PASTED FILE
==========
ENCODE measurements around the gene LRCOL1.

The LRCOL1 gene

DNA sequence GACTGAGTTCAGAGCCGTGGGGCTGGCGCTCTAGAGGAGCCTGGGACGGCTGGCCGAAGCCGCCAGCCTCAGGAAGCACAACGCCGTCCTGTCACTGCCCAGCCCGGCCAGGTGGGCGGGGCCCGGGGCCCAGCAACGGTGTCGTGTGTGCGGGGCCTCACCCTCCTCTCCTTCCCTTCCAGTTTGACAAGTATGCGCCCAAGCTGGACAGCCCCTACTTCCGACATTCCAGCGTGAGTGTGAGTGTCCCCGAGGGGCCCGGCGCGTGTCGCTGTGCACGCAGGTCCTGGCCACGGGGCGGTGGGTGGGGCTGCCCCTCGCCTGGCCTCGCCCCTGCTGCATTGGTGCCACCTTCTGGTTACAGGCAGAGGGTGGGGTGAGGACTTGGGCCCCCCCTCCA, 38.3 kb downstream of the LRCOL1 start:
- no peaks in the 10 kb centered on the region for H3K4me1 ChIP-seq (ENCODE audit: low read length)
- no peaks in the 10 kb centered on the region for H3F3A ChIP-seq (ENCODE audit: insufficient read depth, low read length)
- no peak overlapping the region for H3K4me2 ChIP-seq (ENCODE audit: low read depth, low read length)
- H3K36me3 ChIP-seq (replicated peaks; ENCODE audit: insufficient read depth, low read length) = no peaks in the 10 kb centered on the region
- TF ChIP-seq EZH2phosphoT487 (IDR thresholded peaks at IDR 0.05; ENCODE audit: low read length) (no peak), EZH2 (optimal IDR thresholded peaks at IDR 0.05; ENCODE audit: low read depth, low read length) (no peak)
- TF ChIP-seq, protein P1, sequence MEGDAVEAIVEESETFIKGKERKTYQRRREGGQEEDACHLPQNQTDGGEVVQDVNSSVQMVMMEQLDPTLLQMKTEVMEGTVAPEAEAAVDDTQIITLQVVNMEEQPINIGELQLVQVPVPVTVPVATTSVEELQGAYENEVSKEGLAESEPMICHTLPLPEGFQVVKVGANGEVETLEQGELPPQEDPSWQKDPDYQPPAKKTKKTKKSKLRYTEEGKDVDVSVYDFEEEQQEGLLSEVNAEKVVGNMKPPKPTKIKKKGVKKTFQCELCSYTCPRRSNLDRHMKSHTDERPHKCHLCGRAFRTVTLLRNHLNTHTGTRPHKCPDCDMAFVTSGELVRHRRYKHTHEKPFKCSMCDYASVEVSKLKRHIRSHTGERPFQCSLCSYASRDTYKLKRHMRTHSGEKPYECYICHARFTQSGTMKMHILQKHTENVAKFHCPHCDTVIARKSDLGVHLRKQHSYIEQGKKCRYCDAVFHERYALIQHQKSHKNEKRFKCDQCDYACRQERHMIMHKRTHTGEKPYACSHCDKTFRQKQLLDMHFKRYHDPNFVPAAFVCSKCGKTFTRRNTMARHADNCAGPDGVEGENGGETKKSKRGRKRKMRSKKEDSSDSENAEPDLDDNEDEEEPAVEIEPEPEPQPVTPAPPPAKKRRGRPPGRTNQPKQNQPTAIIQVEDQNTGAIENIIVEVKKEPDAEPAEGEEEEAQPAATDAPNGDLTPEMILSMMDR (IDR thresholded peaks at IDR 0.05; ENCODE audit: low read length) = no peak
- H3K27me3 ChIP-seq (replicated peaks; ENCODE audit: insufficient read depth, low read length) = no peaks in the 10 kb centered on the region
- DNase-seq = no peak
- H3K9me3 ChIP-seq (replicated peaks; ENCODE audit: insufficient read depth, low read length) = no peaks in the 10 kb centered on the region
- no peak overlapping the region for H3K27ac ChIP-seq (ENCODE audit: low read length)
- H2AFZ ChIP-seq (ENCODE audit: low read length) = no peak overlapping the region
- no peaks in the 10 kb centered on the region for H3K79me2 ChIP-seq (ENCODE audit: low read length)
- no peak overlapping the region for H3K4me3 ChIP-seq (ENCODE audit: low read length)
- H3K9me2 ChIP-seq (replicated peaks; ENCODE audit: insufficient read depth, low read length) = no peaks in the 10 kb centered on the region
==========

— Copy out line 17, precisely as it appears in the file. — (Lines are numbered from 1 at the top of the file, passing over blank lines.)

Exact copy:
- H3K9me2 ChIP-seq (replicated peaks; ENCODE audit: insufficient read depth, low read length) = no peaks in the 10 kb centered on the region